3. Materials & Components
The top, or belly is made of spruce, a timber of plain, straight grain, while the ribs and back are invariably made of maple, often spectacularly figured. As it is difficult to find large enough pieces of timber of the required shape and quality, both top and back tend to be constructed of two pieces of wood, seamlessly joined down the middle.
The only other permanent external fixture is the fingerboard, which is made of ebony. Ebony is an extraordinarily heavy, dense timber - drop a piece into water and it will actually sink. The best ebony, after long seasoning in the sun, is a startling blue-black colour, and is used for the fingerboard because it is one of the few woods hard enough to cope with the wear that this part of the instrument is subjected to. The fingerboards of many cellos unlike those on violins are chamfered back along the length of the C string. This allows extra room for the string to vibrate when playing, something you will find the lower pitched strings do very visibly.
Most of the other parts of the instrument are essentially detachable, though the dismantling of some of them by the novice has the undesirable potential to end in tears! The sort of work that can be undertaken by beginners and students is outlined in the Maintenance & Cleaning section below.
Pegs, Tailpiece & Chin Rest
Ebony is also often used for the pegs, the tailpiece and the endpin. While this can lend a degree of visual co-ordination to the completed instrument, other woods can also be used to great effect. Many cellos have pegs and tailpieces of maple or rosewood (which despite its name, has nothing to do with roses, but much to do with the fact that certain genera have a distinctively sweet smell), while the somewhat politically incorrect ivory makes an occasional appearance on older, grander instruments.
Spike or Endpin
The spike found on all cellos today is a fairly recent design development. Until the early 19th Century, cellists would hold the instrument by supporting the body between the legs though, following its introduction, the spike grew rapidly in popularity as it made playing considerably easier in a number of ways. Obviously it allowed the cello to be kept at a predetermined height, but by connecting the instrument firmly to the floor, it also improved sound projection. Anyone who has spent time in a room with a cellist playing upstairs will be well aware that most floors/ceilings become excellent sounding boards!
The bridge has a crucial role to play in what makes a particular cello sound the way it does. Small differences in the thickness, shaping and exact positioning can have dramatic effects on the voicing of an instrument. Unlike the bridges of violins and violas, which sit very close to the body of the instrument, cello bridges are raised up on what amount to a built-in pair of legs. All bridges are made of a specific type of maple and cut from the timber in a particular way, its design - like many of the more apparently decorative parts of stringed instruments - is the result of years of trial and error on the part of makers, and is largely functional.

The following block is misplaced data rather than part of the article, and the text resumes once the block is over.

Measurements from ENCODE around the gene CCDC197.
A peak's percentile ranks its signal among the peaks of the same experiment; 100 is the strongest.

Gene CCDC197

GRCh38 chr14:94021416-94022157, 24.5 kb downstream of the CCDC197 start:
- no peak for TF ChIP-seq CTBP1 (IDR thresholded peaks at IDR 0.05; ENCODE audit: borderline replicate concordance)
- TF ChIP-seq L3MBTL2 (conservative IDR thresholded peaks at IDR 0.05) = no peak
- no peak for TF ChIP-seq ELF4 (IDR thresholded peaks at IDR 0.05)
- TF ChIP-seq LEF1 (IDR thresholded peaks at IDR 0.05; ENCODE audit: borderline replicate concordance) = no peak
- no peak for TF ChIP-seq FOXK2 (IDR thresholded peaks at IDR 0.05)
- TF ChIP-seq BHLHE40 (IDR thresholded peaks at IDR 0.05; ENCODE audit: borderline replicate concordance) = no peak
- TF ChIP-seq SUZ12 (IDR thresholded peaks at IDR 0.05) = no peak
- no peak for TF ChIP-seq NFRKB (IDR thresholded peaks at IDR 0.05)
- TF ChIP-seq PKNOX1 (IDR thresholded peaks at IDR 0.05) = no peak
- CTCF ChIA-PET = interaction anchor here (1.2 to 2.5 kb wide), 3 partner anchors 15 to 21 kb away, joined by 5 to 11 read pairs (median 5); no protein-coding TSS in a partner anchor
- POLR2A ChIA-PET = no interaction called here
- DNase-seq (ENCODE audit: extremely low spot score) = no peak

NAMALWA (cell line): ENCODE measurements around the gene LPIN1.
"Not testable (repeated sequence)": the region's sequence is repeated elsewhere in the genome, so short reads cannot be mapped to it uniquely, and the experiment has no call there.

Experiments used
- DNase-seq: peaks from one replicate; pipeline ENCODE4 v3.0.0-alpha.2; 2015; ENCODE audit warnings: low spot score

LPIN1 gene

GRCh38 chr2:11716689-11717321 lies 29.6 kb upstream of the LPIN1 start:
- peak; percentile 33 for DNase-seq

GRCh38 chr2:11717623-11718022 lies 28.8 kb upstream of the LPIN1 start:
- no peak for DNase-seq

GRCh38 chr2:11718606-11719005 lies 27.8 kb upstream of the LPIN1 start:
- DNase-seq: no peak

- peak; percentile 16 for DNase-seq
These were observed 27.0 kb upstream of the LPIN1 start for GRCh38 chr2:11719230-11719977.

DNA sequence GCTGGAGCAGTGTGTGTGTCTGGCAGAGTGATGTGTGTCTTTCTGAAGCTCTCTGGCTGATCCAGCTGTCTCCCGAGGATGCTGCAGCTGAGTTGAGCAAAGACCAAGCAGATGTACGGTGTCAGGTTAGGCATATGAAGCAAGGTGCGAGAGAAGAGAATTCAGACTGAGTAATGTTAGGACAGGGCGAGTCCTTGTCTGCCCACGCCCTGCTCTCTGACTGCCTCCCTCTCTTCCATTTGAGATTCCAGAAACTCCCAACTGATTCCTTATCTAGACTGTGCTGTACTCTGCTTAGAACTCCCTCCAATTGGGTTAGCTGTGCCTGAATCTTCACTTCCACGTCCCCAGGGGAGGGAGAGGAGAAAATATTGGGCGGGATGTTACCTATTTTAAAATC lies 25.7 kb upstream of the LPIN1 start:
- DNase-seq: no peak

Like the bridge, the soundpost needs to be positioned with great care to ensure the instrument sounds its best a job that should be done by an expert using a special tool designed for the purpose. The tiniest adjustments to its placing have a major effect on the way the instrument speaks and the balance of the four strings. Very roughly, it stands close to the right foot of the bridge to share the tension of the strings between the back and belly of the instrument, and to stop the bridge from crashing through! Remember, if you completely slacken or remove all four strings at the same time, it is very likely (without the considerable pressure of the bridge bearing down on it) that the sound post will fall over. Should this happen, do not, under any circumstances re-tighten the strings the potential consequences are obvious and repair will be expensive! Instead, take the instrument to a repairer to have the soundpost re-fitted - a very much cheaper alternative. The situation is best avoided in the first place by making sure that at least two strings remain taught at all times.